As per the RBI, an NBFC is a company registered under the Companies Act, 1956 engaged in the business of loans and advances, acquisition of shares, stocks, bonds, debentures or securities issued by Government or local authority or other marketable securities.

NBFCG240114_IV.gif
Source: RBI

With the focus of Non-Banking Finance Companies on segments neglected by banks (non-salaried professionals, individuals, traders, transporters and stock brokers), and with the ongoing stress in the public-sector banks due to mounting bad debt, NBFCs have had a lucrative opportunity to expand their presence in the Indian financial story. The RBI, in line with the growing importance of NBFCs, has a separate Department of Non-Banking Supervision, the vision of which is “to have a strong, robust and vibrant NBFC sector, complementing the banking sector”. As per an MCA report (March’14), 36,347 NBFCs exist in India. Out of these, 11,682 (32.14%) were registered with RBI as of Mar ’16. Here are some key data points related to NBFCs –

  • The aggregate balance sheet size of the NBFCs sector expanded by 14.5% during 2016-17 as compared to 15.5% during 2015-16.
  • Loans and advances increased by 16.4% and investments increased by 11.9% in March 2017, YoY
  • Whereas the banking sector has had an average NPA of around 10% in 2016-17, NBFCs have done a better job of managing risk by capping the sector’s NPAs at around 4.5%
  • Overall, NBFCs were on their way to setting a record of a robust growth of 19–22% CAGR in retail credit to reach an AUM of approximately 6.044 trillion INR by March 2017.
  • NBFCs have contributed to growth consistently over the past decade. For example, the contribution of NBFCs to commercial banking assets increased from 8.4% in 2006 to 14%+ in March 2015. Similarly, NBFC sector on an average witnessed a CAGR (Compound annual growth rate) 22% during the period between Mar ’06 and Mar ’13, with NBFCs growing faster than banking sector in most of the years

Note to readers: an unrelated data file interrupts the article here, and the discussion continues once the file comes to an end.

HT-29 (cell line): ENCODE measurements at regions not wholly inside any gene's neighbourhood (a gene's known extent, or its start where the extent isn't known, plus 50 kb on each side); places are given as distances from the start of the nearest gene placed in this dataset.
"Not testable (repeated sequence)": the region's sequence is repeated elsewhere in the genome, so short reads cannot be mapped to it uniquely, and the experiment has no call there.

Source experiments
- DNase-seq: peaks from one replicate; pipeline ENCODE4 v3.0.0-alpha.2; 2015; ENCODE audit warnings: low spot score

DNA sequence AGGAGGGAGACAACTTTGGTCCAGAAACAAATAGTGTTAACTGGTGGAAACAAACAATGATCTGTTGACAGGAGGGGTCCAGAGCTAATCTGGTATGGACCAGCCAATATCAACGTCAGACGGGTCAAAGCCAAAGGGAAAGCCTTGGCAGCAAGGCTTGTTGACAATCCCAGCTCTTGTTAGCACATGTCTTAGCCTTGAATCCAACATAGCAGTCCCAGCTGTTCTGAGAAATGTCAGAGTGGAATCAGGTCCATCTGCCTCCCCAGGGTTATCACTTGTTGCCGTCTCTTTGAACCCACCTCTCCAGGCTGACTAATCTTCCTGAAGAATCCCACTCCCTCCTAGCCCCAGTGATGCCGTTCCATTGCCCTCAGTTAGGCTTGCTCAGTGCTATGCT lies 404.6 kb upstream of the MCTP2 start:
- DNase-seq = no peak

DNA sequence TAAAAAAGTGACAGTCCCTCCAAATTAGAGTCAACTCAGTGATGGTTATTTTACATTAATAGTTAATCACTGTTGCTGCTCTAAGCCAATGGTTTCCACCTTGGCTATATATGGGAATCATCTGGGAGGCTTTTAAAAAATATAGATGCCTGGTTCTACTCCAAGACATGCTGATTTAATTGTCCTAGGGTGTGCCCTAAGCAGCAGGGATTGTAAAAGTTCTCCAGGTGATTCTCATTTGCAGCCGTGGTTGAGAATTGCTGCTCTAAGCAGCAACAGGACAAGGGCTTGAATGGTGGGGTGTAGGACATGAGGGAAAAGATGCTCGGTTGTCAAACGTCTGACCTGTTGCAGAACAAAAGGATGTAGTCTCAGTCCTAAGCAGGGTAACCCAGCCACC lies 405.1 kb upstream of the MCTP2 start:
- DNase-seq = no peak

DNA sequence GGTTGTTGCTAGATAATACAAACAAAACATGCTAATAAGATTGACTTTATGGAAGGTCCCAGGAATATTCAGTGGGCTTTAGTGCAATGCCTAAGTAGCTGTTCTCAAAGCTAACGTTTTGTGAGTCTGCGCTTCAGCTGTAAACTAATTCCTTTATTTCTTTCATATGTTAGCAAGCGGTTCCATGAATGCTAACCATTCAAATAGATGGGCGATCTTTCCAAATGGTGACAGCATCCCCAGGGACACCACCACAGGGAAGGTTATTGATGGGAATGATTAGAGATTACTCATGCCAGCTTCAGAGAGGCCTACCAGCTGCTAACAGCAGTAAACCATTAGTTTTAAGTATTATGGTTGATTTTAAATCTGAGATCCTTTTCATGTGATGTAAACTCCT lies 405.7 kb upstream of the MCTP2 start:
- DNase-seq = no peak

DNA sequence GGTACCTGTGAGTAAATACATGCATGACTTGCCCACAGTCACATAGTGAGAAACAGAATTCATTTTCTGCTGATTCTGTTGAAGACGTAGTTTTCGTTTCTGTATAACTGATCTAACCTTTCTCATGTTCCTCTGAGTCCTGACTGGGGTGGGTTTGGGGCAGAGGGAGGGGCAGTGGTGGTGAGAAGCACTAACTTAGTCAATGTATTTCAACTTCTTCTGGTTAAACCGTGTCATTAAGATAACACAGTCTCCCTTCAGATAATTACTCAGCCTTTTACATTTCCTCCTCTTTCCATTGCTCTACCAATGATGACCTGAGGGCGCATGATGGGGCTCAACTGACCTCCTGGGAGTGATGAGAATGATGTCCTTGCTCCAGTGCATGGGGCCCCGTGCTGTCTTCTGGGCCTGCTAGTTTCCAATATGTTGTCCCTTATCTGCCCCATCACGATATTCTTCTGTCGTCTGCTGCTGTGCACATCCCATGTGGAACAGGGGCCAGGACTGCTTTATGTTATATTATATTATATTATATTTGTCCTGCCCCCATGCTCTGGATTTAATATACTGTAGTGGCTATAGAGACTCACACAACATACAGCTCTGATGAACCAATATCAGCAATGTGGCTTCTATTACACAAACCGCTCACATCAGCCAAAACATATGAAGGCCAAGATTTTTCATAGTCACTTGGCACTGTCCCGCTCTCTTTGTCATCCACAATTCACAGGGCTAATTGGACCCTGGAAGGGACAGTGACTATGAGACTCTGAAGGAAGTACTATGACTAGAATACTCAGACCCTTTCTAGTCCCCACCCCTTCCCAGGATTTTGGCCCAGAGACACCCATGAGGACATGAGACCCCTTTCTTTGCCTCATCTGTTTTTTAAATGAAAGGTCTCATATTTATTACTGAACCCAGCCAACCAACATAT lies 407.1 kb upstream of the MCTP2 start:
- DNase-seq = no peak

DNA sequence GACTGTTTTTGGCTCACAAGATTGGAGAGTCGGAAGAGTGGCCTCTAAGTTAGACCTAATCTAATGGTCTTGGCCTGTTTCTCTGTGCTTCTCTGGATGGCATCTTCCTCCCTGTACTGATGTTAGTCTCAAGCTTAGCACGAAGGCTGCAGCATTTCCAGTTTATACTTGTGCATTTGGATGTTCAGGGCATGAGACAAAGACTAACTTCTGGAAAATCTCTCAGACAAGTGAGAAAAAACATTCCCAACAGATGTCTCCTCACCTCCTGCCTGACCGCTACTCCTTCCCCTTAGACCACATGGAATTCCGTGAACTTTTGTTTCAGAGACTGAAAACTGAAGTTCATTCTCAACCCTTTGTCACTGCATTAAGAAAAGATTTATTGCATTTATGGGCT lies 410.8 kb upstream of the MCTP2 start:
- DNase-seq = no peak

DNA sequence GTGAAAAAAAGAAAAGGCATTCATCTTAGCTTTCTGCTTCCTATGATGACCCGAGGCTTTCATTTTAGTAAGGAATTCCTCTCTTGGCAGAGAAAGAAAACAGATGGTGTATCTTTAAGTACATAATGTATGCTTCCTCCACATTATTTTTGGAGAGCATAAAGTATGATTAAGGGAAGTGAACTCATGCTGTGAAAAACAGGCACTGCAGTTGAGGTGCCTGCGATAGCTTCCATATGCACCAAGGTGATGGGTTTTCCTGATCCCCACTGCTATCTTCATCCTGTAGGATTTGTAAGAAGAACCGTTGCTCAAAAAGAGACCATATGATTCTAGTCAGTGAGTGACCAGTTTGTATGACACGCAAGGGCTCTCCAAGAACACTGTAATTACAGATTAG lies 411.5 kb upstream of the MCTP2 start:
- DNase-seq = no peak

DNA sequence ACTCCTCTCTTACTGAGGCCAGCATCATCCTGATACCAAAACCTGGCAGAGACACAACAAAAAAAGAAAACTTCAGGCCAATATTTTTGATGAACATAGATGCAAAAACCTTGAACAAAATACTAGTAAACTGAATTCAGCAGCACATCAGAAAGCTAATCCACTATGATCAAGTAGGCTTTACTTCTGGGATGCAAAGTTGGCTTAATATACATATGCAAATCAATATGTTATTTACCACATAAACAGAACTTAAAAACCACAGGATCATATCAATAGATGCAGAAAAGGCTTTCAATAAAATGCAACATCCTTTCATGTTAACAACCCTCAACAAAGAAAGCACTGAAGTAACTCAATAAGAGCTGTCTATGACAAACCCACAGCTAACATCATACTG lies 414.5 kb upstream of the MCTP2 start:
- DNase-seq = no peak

• It was surprising to note that NBFC sector clocked a growth of 25.7% in 2011-12 although GDP growth decelerated to 6.3% in 2011-12 from 10.5% in 2010-11 (counter-cyclical movements)
  • Similar to the trend in recent years, over an extended period of time, NBFC credit grew more rapidly as compared to the banking sector – NBFC credit witnessed a CAGR of 24.3% during the period between Mar’07 and Mar’13 as against 21.4% by the banking sector.
  • Infrastructure Financing: The quantum of infrastructure finance provided by the NBFC sector witnessed a CAGR of 26.2% during the period between Mar’10 and Mar’13. In absolute terms, NBFC finance to infrastructure increased from Rs.2228 billion to Rs. 4479 billion in the mentioned period. NBFC finance to infrastructure accounted for 35.8% of their assets as of March 31, 2013, while in the case of banks it was a mere 7.6%.
  • Loans Against Property: Low turnaround time and easier documentation has allowed NBFCs to invest assets in multiple segments, especially small-scale industries and MSMEs. According to a recent CRISIL report, loan against property segment for SMEs is expected to grow by Rs. 5 lakh crore by 2018-19 and NBFCs are expected to contribute nearly half of this.
  • Market Perspective: has also been bullish. “Incrementally, in recent times, investors are allocating more to NBFCs, as compared to banks. Off late, NBFCs have outperformed banks,” said Gautam Chhaochharia, head of research at UBS Securities India Pvt. Ltd.

The success of NBFCs can be clearly attributed to their better product lines, lower cost, wider and effective reach, strong risk management capabilities to check and control bad debts, with a better understanding of their customer segments. Recent reforms have been on the lines of ‘rationalization’, i.e. stricter rules for NBFCs that have a significant impact on the economy to keep the negative effects of Shadow Banking in check, while providing certain easy passes to NBFCs that don’t systematically impact the Indian economy, thereby allowing them to solve real problems without the possibility of any major threat to the economic operations.

The next series of article on NBFCs will highlight upon the drawbacks that NBFCs are facing. Credy is actively partnering with NBFCs and helping improve lending processes through automated borrower sourcing, profiling, authentication, agreement signing, repayment management, legal processing etc. Automating processes to every extent possible and building better credit underwriting algorithms to increase accuracy and speed are critical for a healthy credit business.


Abhishek Ranjan is a Research and Policy Analyst to Members of Parliament (MPs) Mr. Ninong Ering and Mr. Dilip Tirkey. He is also working as a Consultant to DTSRDF and University of Chicago’s Delhi Center for Anubhav Lecture Series and is a Policy Consultant for FinTech start-up Credy. Earlier, he was a LAMP Fellow and graduated in Engineering from Manipal Institute of Technology.